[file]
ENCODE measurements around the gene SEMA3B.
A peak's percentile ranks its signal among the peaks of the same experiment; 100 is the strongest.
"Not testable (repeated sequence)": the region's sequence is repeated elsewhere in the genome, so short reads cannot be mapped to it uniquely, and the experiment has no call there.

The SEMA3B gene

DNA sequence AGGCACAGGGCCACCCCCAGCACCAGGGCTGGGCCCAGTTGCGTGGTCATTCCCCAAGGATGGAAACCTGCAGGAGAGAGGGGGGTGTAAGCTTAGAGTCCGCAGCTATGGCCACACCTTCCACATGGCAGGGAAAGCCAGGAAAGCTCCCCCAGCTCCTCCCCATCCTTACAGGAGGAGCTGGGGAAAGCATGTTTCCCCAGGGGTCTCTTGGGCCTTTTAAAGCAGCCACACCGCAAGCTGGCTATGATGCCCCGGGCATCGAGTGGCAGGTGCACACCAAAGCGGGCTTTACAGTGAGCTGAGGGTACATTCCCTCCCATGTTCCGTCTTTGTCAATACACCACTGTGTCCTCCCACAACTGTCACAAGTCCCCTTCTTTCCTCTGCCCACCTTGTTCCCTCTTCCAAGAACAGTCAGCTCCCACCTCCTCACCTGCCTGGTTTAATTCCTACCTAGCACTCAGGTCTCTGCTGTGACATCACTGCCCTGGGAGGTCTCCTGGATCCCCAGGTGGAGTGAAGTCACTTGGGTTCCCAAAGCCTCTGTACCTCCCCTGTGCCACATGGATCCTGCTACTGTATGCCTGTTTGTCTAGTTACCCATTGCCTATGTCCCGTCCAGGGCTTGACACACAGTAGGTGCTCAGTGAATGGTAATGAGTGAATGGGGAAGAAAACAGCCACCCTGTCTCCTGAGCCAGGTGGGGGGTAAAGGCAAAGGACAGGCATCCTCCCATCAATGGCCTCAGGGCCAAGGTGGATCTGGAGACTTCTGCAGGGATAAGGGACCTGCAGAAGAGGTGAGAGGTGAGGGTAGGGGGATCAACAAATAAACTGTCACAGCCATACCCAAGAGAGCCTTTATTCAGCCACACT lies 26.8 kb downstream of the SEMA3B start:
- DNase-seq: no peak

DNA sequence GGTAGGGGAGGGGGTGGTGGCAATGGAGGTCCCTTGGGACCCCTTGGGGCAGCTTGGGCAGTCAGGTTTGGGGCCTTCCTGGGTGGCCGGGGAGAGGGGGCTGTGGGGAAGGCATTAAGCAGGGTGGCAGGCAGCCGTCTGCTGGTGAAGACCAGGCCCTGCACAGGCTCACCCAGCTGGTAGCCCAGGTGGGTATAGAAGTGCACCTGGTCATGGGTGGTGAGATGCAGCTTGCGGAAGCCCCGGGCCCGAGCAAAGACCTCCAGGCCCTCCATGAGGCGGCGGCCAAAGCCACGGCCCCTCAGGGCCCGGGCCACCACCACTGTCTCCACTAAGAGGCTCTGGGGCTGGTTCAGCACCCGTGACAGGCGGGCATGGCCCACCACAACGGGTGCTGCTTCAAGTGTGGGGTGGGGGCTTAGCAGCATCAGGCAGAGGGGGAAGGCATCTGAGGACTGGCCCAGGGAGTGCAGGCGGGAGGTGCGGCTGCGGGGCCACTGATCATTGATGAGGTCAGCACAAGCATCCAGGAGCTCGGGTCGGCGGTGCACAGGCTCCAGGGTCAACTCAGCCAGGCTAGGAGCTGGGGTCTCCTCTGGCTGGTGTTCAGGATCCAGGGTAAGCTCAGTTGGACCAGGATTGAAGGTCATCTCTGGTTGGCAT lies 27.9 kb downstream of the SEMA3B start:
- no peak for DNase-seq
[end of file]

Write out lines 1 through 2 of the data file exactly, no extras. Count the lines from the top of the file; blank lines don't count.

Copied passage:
ENCODE measurements around the gene SEMA3B.
A peak's percentile ranks its signal among the peaks of the same experiment; 100 is the strongest.